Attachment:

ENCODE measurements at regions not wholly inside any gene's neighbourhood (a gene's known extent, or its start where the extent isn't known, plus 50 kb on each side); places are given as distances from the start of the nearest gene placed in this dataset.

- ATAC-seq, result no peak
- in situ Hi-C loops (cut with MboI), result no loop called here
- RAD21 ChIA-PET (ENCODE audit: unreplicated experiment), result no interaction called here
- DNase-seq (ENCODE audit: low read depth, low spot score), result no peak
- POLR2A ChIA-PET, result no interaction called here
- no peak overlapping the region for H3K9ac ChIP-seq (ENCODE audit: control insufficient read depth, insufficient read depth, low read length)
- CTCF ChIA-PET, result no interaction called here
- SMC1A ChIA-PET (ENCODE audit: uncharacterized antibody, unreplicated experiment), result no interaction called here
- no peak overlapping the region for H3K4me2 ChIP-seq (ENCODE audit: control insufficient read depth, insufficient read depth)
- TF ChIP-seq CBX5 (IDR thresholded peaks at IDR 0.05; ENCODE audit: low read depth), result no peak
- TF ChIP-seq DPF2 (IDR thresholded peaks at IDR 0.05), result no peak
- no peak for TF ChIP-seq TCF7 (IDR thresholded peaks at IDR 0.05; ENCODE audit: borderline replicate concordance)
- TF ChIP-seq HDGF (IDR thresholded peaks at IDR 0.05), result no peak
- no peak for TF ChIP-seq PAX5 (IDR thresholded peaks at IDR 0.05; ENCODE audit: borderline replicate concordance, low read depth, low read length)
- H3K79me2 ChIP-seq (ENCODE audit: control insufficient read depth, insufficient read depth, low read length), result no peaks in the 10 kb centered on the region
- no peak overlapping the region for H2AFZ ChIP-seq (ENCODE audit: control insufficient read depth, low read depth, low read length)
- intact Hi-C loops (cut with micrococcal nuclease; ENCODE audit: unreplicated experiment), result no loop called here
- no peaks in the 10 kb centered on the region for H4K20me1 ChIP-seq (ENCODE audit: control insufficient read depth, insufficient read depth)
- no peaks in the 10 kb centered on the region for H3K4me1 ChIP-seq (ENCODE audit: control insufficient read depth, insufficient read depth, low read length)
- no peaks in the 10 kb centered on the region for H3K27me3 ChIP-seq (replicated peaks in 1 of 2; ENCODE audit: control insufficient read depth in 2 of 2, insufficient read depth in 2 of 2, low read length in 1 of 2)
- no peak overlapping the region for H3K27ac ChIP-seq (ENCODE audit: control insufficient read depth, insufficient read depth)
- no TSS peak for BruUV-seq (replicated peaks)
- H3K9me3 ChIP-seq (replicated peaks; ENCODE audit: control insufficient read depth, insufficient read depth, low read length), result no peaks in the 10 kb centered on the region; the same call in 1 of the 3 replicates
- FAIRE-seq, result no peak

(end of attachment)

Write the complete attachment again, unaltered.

ENCODE measurements at regions not wholly inside any gene's neighbourhood (a gene's known extent, or its start where the extent isn't known, plus 50 kb on each side); places are given as distances from the start of the nearest gene placed in this dataset.

- ATAC-seq, result no peak
- in situ Hi-C loops (cut with MboI), result no loop called here
- RAD21 ChIA-PET (ENCODE audit: unreplicated experiment), result no interaction called here
- DNase-seq (ENCODE audit: low read depth, low spot score), result no peak
- POLR2A ChIA-PET, result no interaction called here
- no peak overlapping the region for H3K9ac ChIP-seq (ENCODE audit: control insufficient read depth, insufficient read depth, low read length)
- CTCF ChIA-PET, result no interaction called here
- SMC1A ChIA-PET (ENCODE audit: uncharacterized antibody, unreplicated experiment), result no interaction called here
- no peak overlapping the region for H3K4me2 ChIP-seq (ENCODE audit: control insufficient read depth, insufficient read depth)
- TF ChIP-seq CBX5 (IDR thresholded peaks at IDR 0.05; ENCODE audit: low read depth), result no peak
- TF ChIP-seq DPF2 (IDR thresholded peaks at IDR 0.05), result no peak
- no peak for TF ChIP-seq TCF7 (IDR thresholded peaks at IDR 0.05; ENCODE audit: borderline replicate concordance)
- TF ChIP-seq HDGF (IDR thresholded peaks at IDR 0.05), result no peak
- no peak for TF ChIP-seq PAX5 (IDR thresholded peaks at IDR 0.05; ENCODE audit: borderline replicate concordance, low read depth, low read length)
- H3K79me2 ChIP-seq (ENCODE audit: control insufficient read depth, insufficient read depth, low read length), result no peaks in the 10 kb centered on the region
- no peak overlapping the region for H2AFZ ChIP-seq (ENCODE audit: control insufficient read depth, low read depth, low read length)
- intact Hi-C loops (cut with micrococcal nuclease; ENCODE audit: unreplicated experiment), result no loop called here
- no peaks in the 10 kb centered on the region for H4K20me1 ChIP-seq (ENCODE audit: control insufficient read depth, insufficient read depth)
- no peaks in the 10 kb centered on the region for H3K4me1 ChIP-seq (ENCODE audit: control insufficient read depth, insufficient read depth, low read length)
- no peaks in the 10 kb centered on the region for H3K27me3 ChIP-seq (replicated peaks in 1 of 2; ENCODE audit: control insufficient read depth in 2 of 2, insufficient read depth in 2 of 2, low read length in 1 of 2)
- no peak overlapping the region for H3K27ac ChIP-seq (ENCODE audit: control insufficient read depth, insufficient read depth)
- no TSS peak for BruUV-seq (replicated peaks)
- H3K9me3 ChIP-seq (replicated peaks; ENCODE audit: control insufficient read depth, insufficient read depth, low read length), result no peaks in the 10 kb centered on the region; the same call in 1 of the 3 replicates
- FAIRE-seq, result no peak